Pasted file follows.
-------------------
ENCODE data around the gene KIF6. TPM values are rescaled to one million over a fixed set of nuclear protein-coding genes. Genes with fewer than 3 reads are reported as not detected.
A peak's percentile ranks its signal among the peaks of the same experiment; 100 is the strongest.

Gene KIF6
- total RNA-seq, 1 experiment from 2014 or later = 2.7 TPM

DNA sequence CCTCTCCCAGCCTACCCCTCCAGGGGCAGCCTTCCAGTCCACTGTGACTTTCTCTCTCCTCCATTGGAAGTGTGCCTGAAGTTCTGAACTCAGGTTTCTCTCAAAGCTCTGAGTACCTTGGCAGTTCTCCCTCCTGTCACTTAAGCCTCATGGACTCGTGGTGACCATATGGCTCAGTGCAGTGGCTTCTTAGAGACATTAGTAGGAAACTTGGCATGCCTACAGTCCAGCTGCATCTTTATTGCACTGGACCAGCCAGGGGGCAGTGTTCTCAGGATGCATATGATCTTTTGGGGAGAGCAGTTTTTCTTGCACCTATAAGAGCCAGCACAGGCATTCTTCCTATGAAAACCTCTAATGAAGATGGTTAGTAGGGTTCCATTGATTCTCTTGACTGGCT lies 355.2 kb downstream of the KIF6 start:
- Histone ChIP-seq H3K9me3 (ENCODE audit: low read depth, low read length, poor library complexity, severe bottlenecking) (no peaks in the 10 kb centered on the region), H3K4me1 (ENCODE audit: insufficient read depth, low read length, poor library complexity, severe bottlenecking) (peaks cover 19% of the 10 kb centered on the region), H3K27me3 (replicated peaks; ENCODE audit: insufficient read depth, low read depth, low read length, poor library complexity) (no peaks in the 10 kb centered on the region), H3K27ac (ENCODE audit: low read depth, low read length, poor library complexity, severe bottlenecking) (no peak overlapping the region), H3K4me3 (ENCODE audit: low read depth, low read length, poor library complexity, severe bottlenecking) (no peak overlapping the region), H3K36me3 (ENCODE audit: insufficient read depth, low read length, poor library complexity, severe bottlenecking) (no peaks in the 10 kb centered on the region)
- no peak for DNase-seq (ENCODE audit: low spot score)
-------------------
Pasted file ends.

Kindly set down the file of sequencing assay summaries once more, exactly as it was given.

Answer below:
ENCODE data around the gene KIF6. TPM values are rescaled to one million over a fixed set of nuclear protein-coding genes. Genes with fewer than 3 reads are reported as not detected.
A peak's percentile ranks its signal among the peaks of the same experiment; 100 is the strongest.

Gene KIF6
- total RNA-seq, 1 experiment from 2014 or later = 2.7 TPM

DNA sequence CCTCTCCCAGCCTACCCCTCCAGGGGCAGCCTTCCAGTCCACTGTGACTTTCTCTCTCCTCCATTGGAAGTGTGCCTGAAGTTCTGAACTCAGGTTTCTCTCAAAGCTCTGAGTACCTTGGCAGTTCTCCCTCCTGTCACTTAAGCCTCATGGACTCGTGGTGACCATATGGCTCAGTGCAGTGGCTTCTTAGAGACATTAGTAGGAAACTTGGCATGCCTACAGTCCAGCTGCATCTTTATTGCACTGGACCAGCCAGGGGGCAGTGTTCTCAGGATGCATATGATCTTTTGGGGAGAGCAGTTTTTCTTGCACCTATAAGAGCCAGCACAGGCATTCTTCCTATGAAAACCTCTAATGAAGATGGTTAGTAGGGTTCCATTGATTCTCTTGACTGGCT lies 355.2 kb downstream of the KIF6 start:
- Histone ChIP-seq H3K9me3 (ENCODE audit: low read depth, low read length, poor library complexity, severe bottlenecking) (no peaks in the 10 kb centered on the region), H3K4me1 (ENCODE audit: insufficient read depth, low read length, poor library complexity, severe bottlenecking) (peaks cover 19% of the 10 kb centered on the region), H3K27me3 (replicated peaks; ENCODE audit: insufficient read depth, low read depth, low read length, poor library complexity) (no peaks in the 10 kb centered on the region), H3K27ac (ENCODE audit: low read depth, low read length, poor library complexity, severe bottlenecking) (no peak overlapping the region), H3K4me3 (ENCODE audit: low read depth, low read length, poor library complexity, severe bottlenecking) (no peak overlapping the region), H3K36me3 (ENCODE audit: insufficient read depth, low read length, poor library complexity, severe bottlenecking) (no peaks in the 10 kb centered on the region)
- no peak for DNase-seq (ENCODE audit: low spot score)